But having an open, supportive discussion with your kids can help them understand, cope and even make a positive contribution.
Here are seven important things to keep in mind.
1. Ask open questions and listen
Start by asking your kids’ permission to talk about the issue. Follow their lead and if they don’t want to discuss it, don’t push the moment. Just make sure they understand that they can talk to you, their teacher and other trusted adults whenever they like.
Encourage your children to talk freely in a safe environment. Drawing, stories and other activities may help to open up a discussion.
Don’t minimise or avoid their concerns. Be sure to acknowledge their feelings and assure them it’s natural to feel sad or scared about these things. Demonstrate that you’re listening by making ongoing eye contact.
2. Be honest: explain the truth in a child-friendly way
Children have a right to truthful information about what’s going on in the world but adults also have a responsibility to keep them safe from distress. Use age-appropriate language, watch their reactions and be sensitive to their level of anxiety.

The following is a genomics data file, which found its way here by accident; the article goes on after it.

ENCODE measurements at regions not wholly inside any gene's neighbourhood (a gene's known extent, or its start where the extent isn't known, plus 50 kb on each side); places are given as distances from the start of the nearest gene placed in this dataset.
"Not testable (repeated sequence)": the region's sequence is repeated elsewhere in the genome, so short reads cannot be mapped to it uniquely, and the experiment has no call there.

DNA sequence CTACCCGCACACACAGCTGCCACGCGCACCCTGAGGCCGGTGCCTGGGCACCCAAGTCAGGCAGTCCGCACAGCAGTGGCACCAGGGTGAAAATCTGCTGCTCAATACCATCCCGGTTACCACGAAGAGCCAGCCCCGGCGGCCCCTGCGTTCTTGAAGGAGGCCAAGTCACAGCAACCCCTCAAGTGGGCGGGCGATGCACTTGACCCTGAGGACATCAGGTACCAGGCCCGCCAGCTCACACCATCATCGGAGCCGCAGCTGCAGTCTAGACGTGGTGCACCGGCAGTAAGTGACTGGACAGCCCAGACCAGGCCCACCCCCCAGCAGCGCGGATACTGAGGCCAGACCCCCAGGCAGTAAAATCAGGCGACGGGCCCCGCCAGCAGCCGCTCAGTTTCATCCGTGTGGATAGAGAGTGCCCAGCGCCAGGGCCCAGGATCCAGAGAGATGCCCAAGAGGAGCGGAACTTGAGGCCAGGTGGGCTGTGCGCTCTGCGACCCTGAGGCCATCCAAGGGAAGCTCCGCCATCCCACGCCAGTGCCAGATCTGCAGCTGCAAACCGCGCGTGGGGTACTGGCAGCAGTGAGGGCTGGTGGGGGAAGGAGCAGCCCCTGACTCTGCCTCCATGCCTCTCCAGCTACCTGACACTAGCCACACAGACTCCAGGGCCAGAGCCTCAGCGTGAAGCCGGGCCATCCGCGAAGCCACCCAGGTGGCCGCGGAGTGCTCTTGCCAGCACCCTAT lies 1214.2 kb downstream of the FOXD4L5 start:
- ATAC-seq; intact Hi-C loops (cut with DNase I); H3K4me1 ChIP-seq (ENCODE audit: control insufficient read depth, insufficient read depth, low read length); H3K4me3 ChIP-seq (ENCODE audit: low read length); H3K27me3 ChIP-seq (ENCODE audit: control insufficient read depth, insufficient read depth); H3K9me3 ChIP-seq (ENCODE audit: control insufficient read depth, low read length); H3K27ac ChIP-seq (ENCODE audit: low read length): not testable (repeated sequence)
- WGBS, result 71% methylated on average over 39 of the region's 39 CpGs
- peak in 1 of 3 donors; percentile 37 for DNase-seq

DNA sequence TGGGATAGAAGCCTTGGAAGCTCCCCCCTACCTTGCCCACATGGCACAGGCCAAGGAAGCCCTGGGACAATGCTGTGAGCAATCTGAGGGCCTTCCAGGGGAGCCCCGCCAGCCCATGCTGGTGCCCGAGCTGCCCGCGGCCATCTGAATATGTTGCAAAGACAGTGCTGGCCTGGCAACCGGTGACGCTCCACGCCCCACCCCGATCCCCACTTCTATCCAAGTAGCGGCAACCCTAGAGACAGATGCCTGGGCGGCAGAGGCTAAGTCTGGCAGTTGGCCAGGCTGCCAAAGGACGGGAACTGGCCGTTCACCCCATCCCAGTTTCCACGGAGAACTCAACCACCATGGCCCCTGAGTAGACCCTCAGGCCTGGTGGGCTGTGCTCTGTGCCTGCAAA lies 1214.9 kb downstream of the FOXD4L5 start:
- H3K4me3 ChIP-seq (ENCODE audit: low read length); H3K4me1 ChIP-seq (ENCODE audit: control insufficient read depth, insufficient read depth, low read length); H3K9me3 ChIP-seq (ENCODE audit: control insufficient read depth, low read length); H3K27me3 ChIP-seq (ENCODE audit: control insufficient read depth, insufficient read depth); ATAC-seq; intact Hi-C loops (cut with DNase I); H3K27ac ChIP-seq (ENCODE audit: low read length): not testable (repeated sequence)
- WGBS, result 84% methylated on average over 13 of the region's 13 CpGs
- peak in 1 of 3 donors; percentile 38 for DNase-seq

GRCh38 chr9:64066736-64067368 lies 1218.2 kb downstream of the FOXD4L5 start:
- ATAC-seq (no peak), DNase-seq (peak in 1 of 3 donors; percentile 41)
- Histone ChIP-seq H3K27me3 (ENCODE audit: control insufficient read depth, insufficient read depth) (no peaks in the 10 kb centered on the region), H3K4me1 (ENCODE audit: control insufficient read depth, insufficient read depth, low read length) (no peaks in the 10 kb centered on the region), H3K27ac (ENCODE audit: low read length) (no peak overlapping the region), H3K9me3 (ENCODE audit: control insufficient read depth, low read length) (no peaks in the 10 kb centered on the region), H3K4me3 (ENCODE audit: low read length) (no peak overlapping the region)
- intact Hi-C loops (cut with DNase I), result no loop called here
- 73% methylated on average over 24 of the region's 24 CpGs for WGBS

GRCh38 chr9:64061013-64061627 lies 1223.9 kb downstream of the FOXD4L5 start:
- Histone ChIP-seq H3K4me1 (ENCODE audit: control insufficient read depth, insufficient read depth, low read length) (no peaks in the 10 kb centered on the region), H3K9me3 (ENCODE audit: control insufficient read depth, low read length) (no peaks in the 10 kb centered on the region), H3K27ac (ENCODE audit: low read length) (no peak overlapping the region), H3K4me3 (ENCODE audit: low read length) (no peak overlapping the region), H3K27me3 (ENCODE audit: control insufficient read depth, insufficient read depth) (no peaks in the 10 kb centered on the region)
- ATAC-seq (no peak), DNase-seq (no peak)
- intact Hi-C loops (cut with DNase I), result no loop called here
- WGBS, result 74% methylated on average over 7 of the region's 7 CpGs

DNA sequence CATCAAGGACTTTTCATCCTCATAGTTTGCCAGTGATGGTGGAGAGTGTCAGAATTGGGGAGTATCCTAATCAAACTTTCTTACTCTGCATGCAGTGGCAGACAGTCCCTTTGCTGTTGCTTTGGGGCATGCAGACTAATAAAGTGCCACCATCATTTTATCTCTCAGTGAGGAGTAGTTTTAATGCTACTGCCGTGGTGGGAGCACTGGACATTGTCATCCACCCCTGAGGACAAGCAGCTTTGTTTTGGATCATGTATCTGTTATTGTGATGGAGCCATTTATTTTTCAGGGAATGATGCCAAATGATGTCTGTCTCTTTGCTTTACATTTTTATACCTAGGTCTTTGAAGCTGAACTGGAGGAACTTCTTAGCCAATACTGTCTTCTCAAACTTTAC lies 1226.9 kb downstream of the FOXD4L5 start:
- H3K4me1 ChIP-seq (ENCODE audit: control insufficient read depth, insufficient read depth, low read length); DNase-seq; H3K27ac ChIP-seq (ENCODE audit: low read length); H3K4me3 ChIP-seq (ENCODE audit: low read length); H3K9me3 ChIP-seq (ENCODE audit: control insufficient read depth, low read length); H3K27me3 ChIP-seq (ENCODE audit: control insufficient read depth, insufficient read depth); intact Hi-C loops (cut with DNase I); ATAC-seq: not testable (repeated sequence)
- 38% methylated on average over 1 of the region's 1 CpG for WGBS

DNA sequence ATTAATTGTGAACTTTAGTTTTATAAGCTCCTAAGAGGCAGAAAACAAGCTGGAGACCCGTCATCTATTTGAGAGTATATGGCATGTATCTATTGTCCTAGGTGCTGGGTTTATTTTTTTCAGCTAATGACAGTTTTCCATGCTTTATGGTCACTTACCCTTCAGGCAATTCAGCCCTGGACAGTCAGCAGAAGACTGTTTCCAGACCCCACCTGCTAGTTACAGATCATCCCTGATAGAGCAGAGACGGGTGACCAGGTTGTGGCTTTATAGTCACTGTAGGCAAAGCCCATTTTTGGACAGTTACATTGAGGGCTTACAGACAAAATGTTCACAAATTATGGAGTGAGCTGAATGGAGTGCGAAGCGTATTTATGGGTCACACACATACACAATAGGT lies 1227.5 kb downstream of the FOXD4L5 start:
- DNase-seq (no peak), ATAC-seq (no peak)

from ABC’s Behind the News
explains the current refugee and migrant crisis using safe images and language that’s easy to understand.
If you can’t answer their questions, use it as an opportunity to explore the answers together. Websites of international relief organisations, like UNICEF, are great sources of information.
This family is walking from Greece into the former Yugoslav Republic of Macedonia. They've left their home behind to try and find a better life, and just up ahead they'll come across a UNICEF support service. © UNICEF/UNI195502/Klincarov
3. Emphasise that Australia is a safe place
When we’re seeing lots of confronting images, it can sometimes feel like the crisis is all around us. Kids may not distinguish between images on screen and their own personal reality, and they may believe they’re in imminent danger.
Explain that Syria and other conflicts are very, very far away and there isn’t any fighting like that in Australia – we’re safe, and we’ll be alright.